Lincoln group files second appeal

Posted March 01, 2010, at 9:24 p.m.
Last modified Jan. 30, 2011, at 12:05 p.m.

Not happy with how a Lincoln board and state court have stymied its efforts to challenge a proposed $130 million wind farm in the Lincoln area, the Friends of Lincoln Lakes is taking its case to the state’s highest court, the group’s attorney said Monday.

The Lincoln Planning Board on Dec. 1, 2008, issued a permit for First Wind of Massachusetts to put up 40 turbines, each generating 1½ megawatts, on ridgelines in Burlington, Lincoln, Lee and Winn.

The Friends of Lincoln Lake opposed the decision and appealed to the Lincoln Board of Appeals, who refused to hear the group’s challenge. The Friends then appealed that decision in state Superior Court and again were rebuffed.

Contrary to a 26-page decision issued by Superior Court Justice William R. Anderson early last month, Lynne Williams of Bar Harbor believes that the Friends group had proper standing to oppose the Lincoln Planning Board’s decision to approve the wind project.

“He essentially said I did not press it [the issue over the group’s standing] hard enough, and I have to respectfully disagree,” Williams said Monday.

The group opposes the project, saying it would emit sound and vibrations harmful to wildlife and people, lower land values, and disrupt the pastoral nature of Rollins Mountain.

First Wind has argued that its project meets or exceeds all state environmental requirements and that wind turbines have no adverse effect on land values.

Anderson rapped the group and Williams for making vague or irrelevant arguments and forcing the appeals board to play “a difficult game of connect the dots” by failing to establish the group’s legal identity in Town Council and planning board meetings that preceded the Dec. 1 vote.

“For reasons that are not clear, FOLL was unwilling to provide the appeals board with minimal evidence to memorialize its ‘party status,’” Anderson wrote.

Among the errors: The group’s incorporation papers named no group members. The group and Williams thwarted the appeals board’s attempts to legally certify group members’ identities during the board’s Jan. 8, 2009, meeting, Anderson wrote.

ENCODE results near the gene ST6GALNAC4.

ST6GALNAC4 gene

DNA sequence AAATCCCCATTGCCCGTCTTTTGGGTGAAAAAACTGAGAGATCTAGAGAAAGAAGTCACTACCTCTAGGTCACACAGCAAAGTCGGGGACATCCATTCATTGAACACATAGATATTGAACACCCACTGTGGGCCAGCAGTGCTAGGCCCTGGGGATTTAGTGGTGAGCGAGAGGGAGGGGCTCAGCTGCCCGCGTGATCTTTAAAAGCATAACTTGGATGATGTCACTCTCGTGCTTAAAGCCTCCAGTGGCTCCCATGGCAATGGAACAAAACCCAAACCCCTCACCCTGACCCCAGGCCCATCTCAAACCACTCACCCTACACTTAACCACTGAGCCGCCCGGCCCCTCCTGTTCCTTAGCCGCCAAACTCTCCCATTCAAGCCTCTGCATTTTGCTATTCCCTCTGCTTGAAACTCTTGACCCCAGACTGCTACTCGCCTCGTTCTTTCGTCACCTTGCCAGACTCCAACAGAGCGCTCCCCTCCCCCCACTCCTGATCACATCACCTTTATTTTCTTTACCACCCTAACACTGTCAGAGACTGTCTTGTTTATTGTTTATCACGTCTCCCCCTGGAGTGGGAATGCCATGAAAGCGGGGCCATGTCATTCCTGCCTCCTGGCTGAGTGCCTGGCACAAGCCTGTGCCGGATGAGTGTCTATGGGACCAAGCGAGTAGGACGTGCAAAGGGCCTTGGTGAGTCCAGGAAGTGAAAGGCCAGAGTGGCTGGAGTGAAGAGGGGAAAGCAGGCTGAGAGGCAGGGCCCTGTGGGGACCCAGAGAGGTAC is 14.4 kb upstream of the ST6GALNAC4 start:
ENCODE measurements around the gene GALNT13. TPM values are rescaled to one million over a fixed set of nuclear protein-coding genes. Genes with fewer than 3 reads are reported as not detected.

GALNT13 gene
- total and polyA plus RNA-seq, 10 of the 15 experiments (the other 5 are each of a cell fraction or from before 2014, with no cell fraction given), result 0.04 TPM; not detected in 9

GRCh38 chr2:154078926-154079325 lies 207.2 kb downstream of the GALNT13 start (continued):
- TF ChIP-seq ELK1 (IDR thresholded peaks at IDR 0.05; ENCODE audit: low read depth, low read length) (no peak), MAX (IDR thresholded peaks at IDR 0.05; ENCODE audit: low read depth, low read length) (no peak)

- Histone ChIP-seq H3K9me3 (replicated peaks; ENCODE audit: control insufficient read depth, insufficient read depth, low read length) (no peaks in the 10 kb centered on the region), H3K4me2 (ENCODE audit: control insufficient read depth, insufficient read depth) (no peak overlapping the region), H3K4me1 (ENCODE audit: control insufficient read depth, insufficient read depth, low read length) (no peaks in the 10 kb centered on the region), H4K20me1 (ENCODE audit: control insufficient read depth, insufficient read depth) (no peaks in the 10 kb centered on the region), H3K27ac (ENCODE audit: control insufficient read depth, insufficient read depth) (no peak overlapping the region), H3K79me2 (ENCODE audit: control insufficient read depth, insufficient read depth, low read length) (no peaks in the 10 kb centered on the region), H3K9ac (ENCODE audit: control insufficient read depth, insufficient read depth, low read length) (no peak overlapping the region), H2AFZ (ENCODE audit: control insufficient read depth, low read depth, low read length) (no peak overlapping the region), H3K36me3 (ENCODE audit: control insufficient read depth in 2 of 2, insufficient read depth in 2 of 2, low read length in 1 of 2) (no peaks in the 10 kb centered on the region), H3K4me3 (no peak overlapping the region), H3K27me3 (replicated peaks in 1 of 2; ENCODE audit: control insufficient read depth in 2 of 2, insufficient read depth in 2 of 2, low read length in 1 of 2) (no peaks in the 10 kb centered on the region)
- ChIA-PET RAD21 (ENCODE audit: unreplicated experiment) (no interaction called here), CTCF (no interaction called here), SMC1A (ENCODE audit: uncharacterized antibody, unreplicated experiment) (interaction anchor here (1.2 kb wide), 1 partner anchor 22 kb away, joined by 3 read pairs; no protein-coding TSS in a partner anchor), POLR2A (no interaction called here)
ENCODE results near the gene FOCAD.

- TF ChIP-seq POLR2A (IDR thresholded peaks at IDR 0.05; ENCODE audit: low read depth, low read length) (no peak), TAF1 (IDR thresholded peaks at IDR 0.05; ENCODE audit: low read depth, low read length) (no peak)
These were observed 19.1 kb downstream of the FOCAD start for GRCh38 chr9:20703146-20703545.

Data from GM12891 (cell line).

Group members did not want to hand over checks and other financial data disclosing their identities, and the identities of their contributors, Williams said, because Lincoln had a “very hostile” attitude toward the appeal at that point.

At the appeals board hearing, group members declined to provide paperwork identifying themselves — the “minimal evidence necessary” — because the form requested bank data they considered confidential, they said at the time. Several group members also dismissed the appeals board stipulation as silly bureaucratese, a stance they maintained for several months afterward.

But standing is crucial because it helps determine whether court petitioners have a proper stake in cases and identifies who is legally responsible for group actions. Anderson called the appeals board’s dismissal “an entirely avoidable result.”

Yet within Anderson’s argument, and at several points, he comes close to reaffirming the group’s position before going in other directions, Williams said. At one point, Anderson admitted that state laws and regulations regarding standing are very flexible, she said.

Williams also objects to rulings that would make appeals more difficult to make, saying that they would undercut the people’s right to have some control over the projects around them.

The appeal is the group’s second to the state supreme court. The first, heard in mid-February, challenged the project’s Department of Environmental Protection permit and the state law that fast-tracks approvals of wind turbine projects. The court has not ruled on that case yet.

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